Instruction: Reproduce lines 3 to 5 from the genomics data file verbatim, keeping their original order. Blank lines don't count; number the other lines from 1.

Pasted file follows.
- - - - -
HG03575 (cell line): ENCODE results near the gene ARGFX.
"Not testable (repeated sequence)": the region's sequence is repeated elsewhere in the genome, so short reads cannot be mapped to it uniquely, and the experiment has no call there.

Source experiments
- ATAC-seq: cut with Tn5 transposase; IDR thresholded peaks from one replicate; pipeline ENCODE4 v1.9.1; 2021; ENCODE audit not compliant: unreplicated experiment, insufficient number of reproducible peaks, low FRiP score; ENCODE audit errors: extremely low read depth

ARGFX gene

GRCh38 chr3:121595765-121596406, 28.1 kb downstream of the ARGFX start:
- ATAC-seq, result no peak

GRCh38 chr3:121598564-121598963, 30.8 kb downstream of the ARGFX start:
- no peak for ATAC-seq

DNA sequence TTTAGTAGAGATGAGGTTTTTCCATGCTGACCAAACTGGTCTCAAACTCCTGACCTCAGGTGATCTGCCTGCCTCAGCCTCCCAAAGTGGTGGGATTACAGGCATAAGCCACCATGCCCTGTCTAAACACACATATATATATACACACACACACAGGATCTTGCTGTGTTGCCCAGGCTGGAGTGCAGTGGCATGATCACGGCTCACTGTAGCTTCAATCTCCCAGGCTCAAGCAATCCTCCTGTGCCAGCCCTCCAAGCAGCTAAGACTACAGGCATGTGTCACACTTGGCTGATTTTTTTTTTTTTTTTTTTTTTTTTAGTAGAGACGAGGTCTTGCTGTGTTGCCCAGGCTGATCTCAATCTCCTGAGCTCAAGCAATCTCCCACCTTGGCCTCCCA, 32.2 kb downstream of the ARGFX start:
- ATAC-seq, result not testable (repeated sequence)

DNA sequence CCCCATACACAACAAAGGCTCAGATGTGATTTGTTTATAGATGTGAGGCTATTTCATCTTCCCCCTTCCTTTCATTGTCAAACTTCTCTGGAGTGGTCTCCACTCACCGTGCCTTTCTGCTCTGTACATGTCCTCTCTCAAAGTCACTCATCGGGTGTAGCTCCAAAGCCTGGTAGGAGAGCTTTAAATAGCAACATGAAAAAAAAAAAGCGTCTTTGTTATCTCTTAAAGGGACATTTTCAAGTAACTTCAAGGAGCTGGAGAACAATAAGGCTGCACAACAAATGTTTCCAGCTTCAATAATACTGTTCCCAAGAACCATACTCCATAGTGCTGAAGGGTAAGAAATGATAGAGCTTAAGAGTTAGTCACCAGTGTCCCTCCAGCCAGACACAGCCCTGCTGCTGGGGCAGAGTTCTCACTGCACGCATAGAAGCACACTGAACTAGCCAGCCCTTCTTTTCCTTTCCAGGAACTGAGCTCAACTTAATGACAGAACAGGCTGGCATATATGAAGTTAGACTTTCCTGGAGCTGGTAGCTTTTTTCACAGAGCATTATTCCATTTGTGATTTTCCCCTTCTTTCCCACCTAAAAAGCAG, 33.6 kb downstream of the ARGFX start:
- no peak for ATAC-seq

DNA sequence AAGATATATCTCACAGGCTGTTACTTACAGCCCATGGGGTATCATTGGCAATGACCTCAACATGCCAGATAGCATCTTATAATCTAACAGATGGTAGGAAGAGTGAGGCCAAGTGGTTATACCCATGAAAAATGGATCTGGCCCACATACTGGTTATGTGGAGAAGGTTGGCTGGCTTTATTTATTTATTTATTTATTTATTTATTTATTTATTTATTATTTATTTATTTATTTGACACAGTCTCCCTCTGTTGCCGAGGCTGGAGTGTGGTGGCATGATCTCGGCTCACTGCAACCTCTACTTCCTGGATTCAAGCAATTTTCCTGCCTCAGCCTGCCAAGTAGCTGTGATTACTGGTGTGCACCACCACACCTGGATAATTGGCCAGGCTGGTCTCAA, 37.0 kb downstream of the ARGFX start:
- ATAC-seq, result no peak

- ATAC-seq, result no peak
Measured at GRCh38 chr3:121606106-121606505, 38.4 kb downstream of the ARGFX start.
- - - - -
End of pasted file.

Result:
Source experiments
- ATAC-seq: cut with Tn5 transposase; IDR thresholded peaks from one replicate; pipeline ENCODE4 v1.9.1; 2021; ENCODE audit not compliant: unreplicated experiment, insufficient number of reproducible peaks, low FRiP score; ENCODE audit errors: extremely low read depth

ARGFX gene